What is the purpose of an affinity diagram?
The purpose of an affinity diagram is to generate ideas and organize them in a manner that draws out the various connections and relationships between different ideas. Affinity diagrams are visual brainstorm tools, but with a focus more on the connections between ideas.
When are affinity diagrams used?
Affinity diagrams are used by businesses and organizations to analyze data, generate ideas, and organize projects or analyses. Any time you want to more clearly organize data or ideas to generate some useful conclusions, an affinity diagram can be used.
How do you use affinity diagrams?
You use the affinity diagram template after a brainstorming session or ideation. Afterward, group the ideas, concepts, and data gathered into clusters and see the connection between them. The affinity diagram template is done when you managed to synthesize your ideas up to the point you can inform decision-makers and identify solutions to the proposed problem.
Crazy Eights Template
Works best for:
Design Thinking, Brainstorming, Ideation
Sometimes you just need to get the team’s creative juices flowing for a brainstorm—and get them thinking of as many ideas as they can, as fast as they can. Crazy Eights will do it in a hurry. Favoring quantity over quality, this sketch brainstorming exercise challenges them to come up with eight ideas in eight minutes, which leaves no time to second guess ideas. It’s perfect for early stages of development, and it’s a team favorite for being fast paced and fun.
BCG Matrix Template
Works best for:
Use the BCG matrix template to make informed and strategic decisions about growth opportunities for your business. Assign your portfolio of products to different areas within the matrix (cash cows, dogs, question marks, stars) to prioritize where you should invest your time and money to see the best results.
Works best for:
While storyboard is typically associated with planning out scenes for a movie or TV show, it’s been widely adopted throughout the business world. A storyboard is a sequence of illustrations that are used to develop a story. You can use the Storyboarding template anytime you’d like to really put yourself in a customer or user’s position and understand how they think, feel, and act. This tactic can be especially useful when you know there’s a problem or inefficiency with an existing process. You can storyboard existing processes or workflows and plan how you would like them to look in the future.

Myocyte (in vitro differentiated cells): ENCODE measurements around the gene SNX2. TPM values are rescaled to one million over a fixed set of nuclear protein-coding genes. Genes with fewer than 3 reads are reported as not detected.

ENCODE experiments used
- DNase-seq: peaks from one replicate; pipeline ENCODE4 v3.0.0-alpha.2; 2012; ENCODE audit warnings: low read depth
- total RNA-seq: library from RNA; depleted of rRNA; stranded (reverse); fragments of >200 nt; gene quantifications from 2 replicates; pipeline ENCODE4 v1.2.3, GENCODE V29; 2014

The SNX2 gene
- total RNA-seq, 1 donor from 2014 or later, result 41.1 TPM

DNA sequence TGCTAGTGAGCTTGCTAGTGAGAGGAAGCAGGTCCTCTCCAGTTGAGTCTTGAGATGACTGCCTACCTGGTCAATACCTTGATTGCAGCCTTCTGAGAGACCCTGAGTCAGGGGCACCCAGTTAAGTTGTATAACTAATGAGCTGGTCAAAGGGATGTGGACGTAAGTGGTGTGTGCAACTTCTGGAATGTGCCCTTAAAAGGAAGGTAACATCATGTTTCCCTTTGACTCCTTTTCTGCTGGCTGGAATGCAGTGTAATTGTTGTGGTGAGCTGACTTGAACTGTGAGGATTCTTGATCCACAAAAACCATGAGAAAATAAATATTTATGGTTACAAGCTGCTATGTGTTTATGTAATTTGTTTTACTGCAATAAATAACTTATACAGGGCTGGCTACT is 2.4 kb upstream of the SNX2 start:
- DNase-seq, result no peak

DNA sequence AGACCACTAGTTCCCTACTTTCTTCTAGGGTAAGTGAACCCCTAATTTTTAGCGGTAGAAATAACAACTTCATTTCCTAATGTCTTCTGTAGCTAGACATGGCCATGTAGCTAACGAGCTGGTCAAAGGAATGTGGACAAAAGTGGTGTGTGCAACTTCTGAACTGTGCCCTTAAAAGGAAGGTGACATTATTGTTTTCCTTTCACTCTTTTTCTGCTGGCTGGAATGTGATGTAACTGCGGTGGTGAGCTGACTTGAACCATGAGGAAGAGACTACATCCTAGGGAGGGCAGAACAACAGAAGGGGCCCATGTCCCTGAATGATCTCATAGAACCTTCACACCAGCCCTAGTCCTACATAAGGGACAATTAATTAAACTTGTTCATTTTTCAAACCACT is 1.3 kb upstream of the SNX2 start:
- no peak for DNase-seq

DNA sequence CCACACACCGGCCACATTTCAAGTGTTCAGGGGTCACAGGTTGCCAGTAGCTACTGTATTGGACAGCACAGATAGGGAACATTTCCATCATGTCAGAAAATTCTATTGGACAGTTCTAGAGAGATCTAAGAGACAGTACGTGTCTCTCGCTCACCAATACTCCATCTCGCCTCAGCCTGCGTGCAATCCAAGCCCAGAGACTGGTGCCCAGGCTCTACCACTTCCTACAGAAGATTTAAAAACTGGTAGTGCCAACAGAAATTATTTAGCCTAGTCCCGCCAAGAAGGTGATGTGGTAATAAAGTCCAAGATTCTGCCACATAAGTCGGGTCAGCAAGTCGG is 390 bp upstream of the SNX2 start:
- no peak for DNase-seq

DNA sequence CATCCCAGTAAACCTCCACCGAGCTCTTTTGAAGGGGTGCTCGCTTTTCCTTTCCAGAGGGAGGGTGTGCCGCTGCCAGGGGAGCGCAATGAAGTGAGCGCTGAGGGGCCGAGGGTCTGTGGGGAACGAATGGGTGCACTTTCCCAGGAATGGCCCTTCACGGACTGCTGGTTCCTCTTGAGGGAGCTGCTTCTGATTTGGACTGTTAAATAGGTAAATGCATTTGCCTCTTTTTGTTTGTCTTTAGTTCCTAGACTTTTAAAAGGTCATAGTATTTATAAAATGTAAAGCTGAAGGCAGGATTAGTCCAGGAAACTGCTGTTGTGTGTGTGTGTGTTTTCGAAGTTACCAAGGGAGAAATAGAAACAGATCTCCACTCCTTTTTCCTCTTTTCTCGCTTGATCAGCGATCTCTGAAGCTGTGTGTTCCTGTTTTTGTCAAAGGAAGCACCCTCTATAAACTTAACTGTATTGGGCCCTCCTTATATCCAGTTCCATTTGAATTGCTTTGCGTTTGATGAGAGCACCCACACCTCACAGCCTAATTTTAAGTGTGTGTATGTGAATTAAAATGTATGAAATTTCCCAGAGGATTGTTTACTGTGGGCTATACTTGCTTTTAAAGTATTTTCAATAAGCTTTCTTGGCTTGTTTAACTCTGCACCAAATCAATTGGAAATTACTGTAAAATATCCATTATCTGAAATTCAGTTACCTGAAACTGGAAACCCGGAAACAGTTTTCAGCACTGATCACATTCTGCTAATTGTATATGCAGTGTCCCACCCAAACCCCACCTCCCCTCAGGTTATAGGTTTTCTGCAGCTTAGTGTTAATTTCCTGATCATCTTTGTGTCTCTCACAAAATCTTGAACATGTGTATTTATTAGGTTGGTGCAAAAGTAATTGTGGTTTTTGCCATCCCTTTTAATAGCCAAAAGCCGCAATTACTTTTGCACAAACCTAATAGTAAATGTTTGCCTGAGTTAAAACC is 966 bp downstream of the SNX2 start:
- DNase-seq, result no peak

Customer Problem Statement Template
Works best for:
Ideation, Design Thinking, Product Management
Put yourself in the shoes of your consumers with a customer problem statement. Figure out their problems and how your product or service can solve those problems and make their lives easier. As a bonus, you’ll better understand your customers throughout the process.
What? So What? Now What? Template
Works best for:
Agile Workflows, Retrospectives, Brainstorming
The What? So What? Now What? Framework empowers you to uncover gaps in your understanding and learn from others’ perspectives. You can use the What? So What? Now What? Template to guide yourself or a group through a reflection exercise. Begin by thinking of a specific event or situation. During each phase, ask guiding questions to help participants reflect on their thoughts and experience. Working with your team, you can then utilize the template to record your ideas and to guide the experience.
Idea Funnel Backlog
Works best for:
Design, Brainstorming, Agile Workflows
An Idea Funnel Backlog enables you to visualize your backlog and restrict the number of backlogged items at the top. In doing sos, you can prioritize items on your list without having to engage in unnecessary meetings or create too much operational overhead. To use the Idea Funnel Backlog, break up the funnel into different phases or treat it like a roadmap. Use the Idea Funnel Backlog as a hybrid model that combines your roadmap and backlog into one easily digestible format.